It was very wet, pretty boring, Stockport did themselves proud and Craig Dawson won it for West Ham with an 83rd minute header. Now, let’s talk about the fireworks.

It’s a massive game – I get it; it’s a massive shame Stockport fans couldn’t be inside the stadium. But it is just football.

That fact – it being just football – was made particularly salient by the cause of the fireworks and the effect they had in bringing the game to a halt. Set off in the 15th minute, they were for 15-year-old Khia, battling for his life in a critical condition in hospital after he was knocked over by a police car.

With Mike Dean and Mark Noble looking to the sky in bemusement, the message behind the display filtered through on social media. In hindsight, it was a beautifully human and heartwarming moment; we need all of those we can get right now.

But, unfortunately, such moments must be caveated in Covid times. If the fireworks were set off by one person, with one other person, then they, the Greater Manchester Police and anyone involved in the set up absolutely nailed it.

But the low hum of screaming fans heard throughout the game suggests there was quite the congregation just outside the stadium. Why weren’t they told to go home and watch it on TV?

This will seem petty, maybe ill-timed, possibly even heartless, given the tragic circumstances in Stockport. Communities are what gets people through in times of strife and Khia, his family and friends will need that support. But then, we must be petty, mustn’t we? Given the tragic circumstances across the UK and the rest of the world, where numerous communities have been ravaged and families destroyed.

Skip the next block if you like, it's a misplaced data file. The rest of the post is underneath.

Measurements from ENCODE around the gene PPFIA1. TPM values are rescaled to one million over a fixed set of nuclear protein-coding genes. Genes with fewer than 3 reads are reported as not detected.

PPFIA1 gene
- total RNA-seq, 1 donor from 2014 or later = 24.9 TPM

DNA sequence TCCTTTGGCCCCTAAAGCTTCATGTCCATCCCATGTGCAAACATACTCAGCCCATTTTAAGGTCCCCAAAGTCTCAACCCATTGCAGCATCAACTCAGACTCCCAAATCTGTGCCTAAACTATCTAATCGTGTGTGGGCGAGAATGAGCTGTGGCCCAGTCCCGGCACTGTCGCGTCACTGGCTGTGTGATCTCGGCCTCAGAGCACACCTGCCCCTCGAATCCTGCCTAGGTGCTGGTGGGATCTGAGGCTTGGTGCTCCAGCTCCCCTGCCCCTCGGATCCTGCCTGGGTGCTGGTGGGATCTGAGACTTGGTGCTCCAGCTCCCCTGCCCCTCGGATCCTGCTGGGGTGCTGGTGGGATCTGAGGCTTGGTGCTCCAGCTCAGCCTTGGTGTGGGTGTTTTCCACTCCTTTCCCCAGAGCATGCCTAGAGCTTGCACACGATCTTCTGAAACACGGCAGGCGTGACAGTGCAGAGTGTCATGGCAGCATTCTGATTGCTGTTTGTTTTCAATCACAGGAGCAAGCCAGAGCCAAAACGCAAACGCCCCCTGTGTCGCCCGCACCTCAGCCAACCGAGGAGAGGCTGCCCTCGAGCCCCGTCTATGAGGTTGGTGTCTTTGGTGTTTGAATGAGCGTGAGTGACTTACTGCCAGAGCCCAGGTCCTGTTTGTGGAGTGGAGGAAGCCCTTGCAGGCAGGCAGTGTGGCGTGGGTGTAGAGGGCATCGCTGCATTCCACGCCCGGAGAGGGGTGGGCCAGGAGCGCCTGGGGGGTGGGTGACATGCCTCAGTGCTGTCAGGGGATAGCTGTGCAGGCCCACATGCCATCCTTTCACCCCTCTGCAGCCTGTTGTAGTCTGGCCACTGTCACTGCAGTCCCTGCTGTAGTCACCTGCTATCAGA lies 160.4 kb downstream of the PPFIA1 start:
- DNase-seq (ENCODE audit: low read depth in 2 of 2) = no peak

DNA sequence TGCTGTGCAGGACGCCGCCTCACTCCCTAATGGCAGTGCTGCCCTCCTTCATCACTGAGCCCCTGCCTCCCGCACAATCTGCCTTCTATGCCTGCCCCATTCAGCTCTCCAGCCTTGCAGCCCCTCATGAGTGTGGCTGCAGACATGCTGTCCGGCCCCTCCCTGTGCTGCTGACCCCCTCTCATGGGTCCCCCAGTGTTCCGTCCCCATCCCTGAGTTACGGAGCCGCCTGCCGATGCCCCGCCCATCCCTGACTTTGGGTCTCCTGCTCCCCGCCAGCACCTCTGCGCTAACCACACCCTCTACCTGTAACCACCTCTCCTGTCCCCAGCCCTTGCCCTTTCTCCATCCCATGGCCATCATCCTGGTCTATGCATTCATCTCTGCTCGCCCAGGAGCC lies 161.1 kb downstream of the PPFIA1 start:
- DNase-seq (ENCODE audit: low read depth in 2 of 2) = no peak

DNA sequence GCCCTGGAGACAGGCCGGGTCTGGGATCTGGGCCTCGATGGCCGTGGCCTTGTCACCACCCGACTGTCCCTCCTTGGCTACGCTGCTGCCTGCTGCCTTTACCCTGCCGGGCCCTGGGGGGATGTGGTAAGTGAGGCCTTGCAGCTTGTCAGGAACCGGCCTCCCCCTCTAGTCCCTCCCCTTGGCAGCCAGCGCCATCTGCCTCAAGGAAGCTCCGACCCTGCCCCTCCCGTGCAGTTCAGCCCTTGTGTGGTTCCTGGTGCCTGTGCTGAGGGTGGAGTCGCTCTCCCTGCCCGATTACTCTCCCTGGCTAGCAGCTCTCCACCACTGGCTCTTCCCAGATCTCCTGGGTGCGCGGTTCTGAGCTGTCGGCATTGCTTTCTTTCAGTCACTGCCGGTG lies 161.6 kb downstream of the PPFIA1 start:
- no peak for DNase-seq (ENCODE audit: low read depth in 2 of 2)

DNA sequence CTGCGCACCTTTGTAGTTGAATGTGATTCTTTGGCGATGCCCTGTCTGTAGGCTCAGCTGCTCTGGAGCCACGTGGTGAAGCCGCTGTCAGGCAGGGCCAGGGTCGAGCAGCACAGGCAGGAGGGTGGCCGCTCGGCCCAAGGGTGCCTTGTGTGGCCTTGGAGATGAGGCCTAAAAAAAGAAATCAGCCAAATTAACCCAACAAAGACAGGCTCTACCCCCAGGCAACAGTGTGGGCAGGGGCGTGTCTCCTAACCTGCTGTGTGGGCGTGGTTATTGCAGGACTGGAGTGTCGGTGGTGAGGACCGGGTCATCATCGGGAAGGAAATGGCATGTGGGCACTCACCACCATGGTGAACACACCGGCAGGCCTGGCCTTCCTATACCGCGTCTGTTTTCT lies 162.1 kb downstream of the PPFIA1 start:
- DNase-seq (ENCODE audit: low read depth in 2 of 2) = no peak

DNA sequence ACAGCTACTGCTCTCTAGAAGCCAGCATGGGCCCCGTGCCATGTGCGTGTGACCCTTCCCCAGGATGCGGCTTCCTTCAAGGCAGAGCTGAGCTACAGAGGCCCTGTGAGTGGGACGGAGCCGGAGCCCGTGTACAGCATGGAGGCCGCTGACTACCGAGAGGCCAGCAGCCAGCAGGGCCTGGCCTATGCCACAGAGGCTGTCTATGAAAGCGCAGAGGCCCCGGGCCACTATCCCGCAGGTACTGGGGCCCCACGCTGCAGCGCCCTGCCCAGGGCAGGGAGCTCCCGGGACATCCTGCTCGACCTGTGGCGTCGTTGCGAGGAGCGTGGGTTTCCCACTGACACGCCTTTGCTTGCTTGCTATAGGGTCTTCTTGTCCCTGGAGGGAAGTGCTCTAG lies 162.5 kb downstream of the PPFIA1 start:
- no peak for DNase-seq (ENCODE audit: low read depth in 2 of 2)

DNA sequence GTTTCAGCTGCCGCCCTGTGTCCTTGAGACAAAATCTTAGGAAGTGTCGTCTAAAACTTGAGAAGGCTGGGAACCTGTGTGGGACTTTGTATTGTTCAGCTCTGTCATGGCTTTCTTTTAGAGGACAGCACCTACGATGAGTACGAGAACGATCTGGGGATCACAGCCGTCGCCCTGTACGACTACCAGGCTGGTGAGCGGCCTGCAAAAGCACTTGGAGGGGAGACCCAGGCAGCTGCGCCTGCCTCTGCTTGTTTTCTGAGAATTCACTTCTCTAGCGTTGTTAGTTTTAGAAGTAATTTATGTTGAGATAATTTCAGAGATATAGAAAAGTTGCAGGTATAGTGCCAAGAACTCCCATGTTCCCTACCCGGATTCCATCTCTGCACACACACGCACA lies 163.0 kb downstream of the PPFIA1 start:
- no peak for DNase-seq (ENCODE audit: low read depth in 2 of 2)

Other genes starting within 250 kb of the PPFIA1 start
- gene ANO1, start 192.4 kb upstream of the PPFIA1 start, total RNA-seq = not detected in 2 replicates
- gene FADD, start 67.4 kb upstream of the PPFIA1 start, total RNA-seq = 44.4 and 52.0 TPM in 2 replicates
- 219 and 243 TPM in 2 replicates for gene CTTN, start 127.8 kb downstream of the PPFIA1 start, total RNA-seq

Khia is fighting for his life, but so are thousands of others. Why risk the chance of more suffering?

And really, this isn’t about Monday night in Stockport. It’s a wider problem of apathy in football. It was a problem when Leeds fans celebrated promotion in July, when Liverpool fans flocked to Anfield after their title win, when Marine fans lined the streets on Sunday and of course with the footballers themselves, moronically ignoring protocols.

What’s particularly weird is the reaction to moments like this. The laughing emojis from BBC and BT Sport Twitter accounts as the fireworks were going off (before they knew the reason), the strong arms, fists and fires alongside pictures of fans flouting guidelines, the Merseyside Police claiming the ‘vast majority’ of Marine fans were socially distanced when they clearly weren’t. All happening with FA and Premier League heads submerged beneath the sand.

In such situations, it’s not hard to read between the lines. How is coronavirus not everyone’s first or at least close second thought? Everything, EVERYTHING has got to have an undercurrent of Covid mindfulness.

It’s taken over our lives. I watch TV and squirm when I see Tony Soprano kissing one of his capos and question whether handshakes are necessary when an elbow bump will do. It’s horrible. It’s distracting. It’s uncomfortable. And too f***ing right.


Will Ford is on Twitter


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